A team of students from Northwestern State University and the Louisiana School for Math, Science and the Arts successfully defended their LaACES DemonSats-1 payload before LaSPACE and NASA officials, earning permission to launch their payload into space via sounding balloon.
NSU’s LaACES (Louisiana Aerospace Catalysts Experiences for Students) team includes Abigail Poe of Natchitoches, a May 2020 biology graduate; Holden Rivers of Zwolle, a May 2020 industrial engineering technology graduate; Harley Godwin of Goldonna, a May 2020 electrical engineering technology graduate; Jesse Coats of Harvey, physical sciences; Savon Gipson of Shreveport, industrial engineering technology, Carlee Lake of Pineville, biology, and LSMSA students Charles Beam and Kyle McCleary, a May 2020 graduate.
LaSPACE is a consortium in the NASA National Space Grant and Fellowship Program network that is designed to network college, university and state education boards with partners in business, industry and the non-profit sector to develop aerospace science, research, technology, education and awareness.
The LaACES student ballooning program was developed to train a new generation of scientists and engineers for the aerospace industry and the general STEM workforce. LaSPACE students are exposed to aerospace project development from the design, fabrication, testing and operation of small payloads launched on a latex sounding balloon vehicle that will carry the experiments to the edge of space, an altitude of 32-35 kilometers.
“Despite having campus shut down in March, this team worked with me to finish the payload and its testing, along with the 84-page Flight Readiness Review (FRR) report the team needed to share with the LaSPACE officials before the defense,” said Anna Dugas, assistant professor of physics and LaSPACE campus coordinator. “I am so proud of this team for sticking with this project through the pandemic and past the semester, especially the recently graduated members.”
The launch, originally scheduled for early July, was delayed due to weather and will be launched in late July or August.
LaACES is open to NSU students who are enrolled in Physics 3400 and/or Physics 3900, as well as other STEM students and students interested in STEM project management and technical writing with instructor permission. The group’s focus is learning how to complete a project affiliated with NASA. The project involves payload design, building and testing, as well as extensive documentation including preliminary design (PDR), critical design (CDR) and flight readiness review (FRR) reports.
“As you can imagine, a successful group must be compromised of members with different skills: electronic prototyping, microcontroller programming, technical writing, data analysis/statistics, oral presenting, and project management,” Dugas said.
“Coming into this project, I did not have much experience with electronics and programming, but Professor Dugas helped us learn about these topics,” Poe said. “This project was very much hands-on as team members were involved in every aspect of the payload from design, fabrication, calibration and more. I enjoyed getting to develop skills like soldering and performing sensor calibrations. Aside from the lab work, I learned about scientific communication. As the communications manager, I helped prepare several reports submitted to LaACES (NASA) and the final presentation to defend our overall design, all of which introduced me to terminology and specifications needed for this more technical style. I also got to deliver the payload to LSU in Baton Rouge after we successfully defended our project.”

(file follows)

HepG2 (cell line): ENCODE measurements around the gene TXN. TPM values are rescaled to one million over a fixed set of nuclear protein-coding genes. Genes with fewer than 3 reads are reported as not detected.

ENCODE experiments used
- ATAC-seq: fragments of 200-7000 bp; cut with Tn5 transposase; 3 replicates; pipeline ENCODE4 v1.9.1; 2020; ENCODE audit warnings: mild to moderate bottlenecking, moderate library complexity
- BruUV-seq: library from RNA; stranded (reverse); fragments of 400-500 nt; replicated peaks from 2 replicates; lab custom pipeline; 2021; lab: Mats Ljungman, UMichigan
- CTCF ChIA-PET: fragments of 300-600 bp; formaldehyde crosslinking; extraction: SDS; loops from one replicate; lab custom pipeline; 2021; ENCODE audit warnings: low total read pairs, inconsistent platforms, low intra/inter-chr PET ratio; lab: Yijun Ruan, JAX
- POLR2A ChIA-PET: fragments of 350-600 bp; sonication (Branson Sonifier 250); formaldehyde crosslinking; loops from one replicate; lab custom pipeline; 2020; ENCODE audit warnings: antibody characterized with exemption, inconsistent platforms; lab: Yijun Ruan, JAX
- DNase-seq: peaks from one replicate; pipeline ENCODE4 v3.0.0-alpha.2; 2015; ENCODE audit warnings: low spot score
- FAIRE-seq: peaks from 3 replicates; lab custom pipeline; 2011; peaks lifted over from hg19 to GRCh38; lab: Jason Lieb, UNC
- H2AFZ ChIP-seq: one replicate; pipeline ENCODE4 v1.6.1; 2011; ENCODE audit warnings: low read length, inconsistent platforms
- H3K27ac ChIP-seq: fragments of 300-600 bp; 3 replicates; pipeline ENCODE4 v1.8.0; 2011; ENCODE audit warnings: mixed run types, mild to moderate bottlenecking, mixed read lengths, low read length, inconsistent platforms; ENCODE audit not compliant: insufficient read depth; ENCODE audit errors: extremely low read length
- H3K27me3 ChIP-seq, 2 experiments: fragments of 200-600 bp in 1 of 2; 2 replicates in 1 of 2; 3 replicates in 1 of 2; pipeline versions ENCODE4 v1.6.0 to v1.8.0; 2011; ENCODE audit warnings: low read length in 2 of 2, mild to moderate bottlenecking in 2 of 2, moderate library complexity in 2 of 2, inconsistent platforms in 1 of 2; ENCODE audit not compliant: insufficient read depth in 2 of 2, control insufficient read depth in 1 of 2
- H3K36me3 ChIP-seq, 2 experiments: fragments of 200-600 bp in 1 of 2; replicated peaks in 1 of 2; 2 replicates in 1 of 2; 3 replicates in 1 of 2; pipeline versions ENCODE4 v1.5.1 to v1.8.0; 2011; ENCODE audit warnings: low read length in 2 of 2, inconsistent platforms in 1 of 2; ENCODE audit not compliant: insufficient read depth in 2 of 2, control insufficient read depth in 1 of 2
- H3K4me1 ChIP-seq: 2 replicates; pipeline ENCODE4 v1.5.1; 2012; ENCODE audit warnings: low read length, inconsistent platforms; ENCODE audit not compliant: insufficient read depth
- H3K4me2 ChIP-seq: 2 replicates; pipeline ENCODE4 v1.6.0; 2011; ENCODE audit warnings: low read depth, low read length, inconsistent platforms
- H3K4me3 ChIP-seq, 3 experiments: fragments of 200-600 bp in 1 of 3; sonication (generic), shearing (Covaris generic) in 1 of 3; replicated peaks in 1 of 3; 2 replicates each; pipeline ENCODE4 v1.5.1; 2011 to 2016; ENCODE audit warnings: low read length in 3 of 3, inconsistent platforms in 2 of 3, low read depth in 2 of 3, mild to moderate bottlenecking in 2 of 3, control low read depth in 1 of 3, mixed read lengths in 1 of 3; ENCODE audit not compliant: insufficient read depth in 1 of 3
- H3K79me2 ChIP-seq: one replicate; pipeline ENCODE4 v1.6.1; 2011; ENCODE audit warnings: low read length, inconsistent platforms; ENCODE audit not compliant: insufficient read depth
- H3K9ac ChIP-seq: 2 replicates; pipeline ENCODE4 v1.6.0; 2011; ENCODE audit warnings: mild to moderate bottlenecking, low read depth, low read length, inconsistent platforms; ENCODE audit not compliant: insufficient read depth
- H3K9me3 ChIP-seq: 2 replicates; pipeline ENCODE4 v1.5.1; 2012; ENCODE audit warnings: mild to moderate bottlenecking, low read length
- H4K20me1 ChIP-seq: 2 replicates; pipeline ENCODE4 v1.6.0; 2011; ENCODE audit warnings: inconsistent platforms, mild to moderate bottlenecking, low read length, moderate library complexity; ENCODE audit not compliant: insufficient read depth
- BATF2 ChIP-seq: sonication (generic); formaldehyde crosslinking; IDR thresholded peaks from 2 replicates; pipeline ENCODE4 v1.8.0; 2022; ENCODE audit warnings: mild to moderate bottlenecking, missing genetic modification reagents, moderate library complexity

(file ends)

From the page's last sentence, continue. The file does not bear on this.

Last fall, Dugas presented a science seminar at LSMSA to introduce the project and worked with Chris Hynes, senior lecturer of chemistry and student research advisor, to recruit two students for the project.
The project began last August with the technical training and payload construction completed in Physics 3400 and continued into the spring with the payload testing, project management and communication done in Physics 3900. Students from the fall course attended team meetings in the spring and continued project work to the end, with meetings conducted online after March 13 during the COVID-19 school closure.
“Despite the circumstances, Professor Dugas ensured that we were able to complete our project and continue learning using remote tools like Zoom,” Poe said. “One of the aspects which I enjoyed the most was getting to collaborate with students from across many different departments and even LSMSA. It was truly a joy getting to work with and learn from them, and we had a lot of fun. This has been an experience that I am grateful to have had the opportunity to participate in and look forward to seeing our payload launch soon.”
The project was funded by the LaACES project grant through LaSPACE.
“Unfortunately, the students this year missed out on the trip to Columbia Scientific Ballooning Facility in Palestine, Texas, to defend their project and witness the launch, but fingers crossed, next year’s group with three of the students returning will get to have this opportunity.”
Students who are interested in this project and enrolling in one of these courses should contact Dugas at email@example.com.
Pictured above: Abigail Poe was one of a team of NSU and LSMSA students who defended their LaACES DemonSats-1 payload before LaSPACE and NASA officials, earning permission to launch their payload into space via sounding balloon.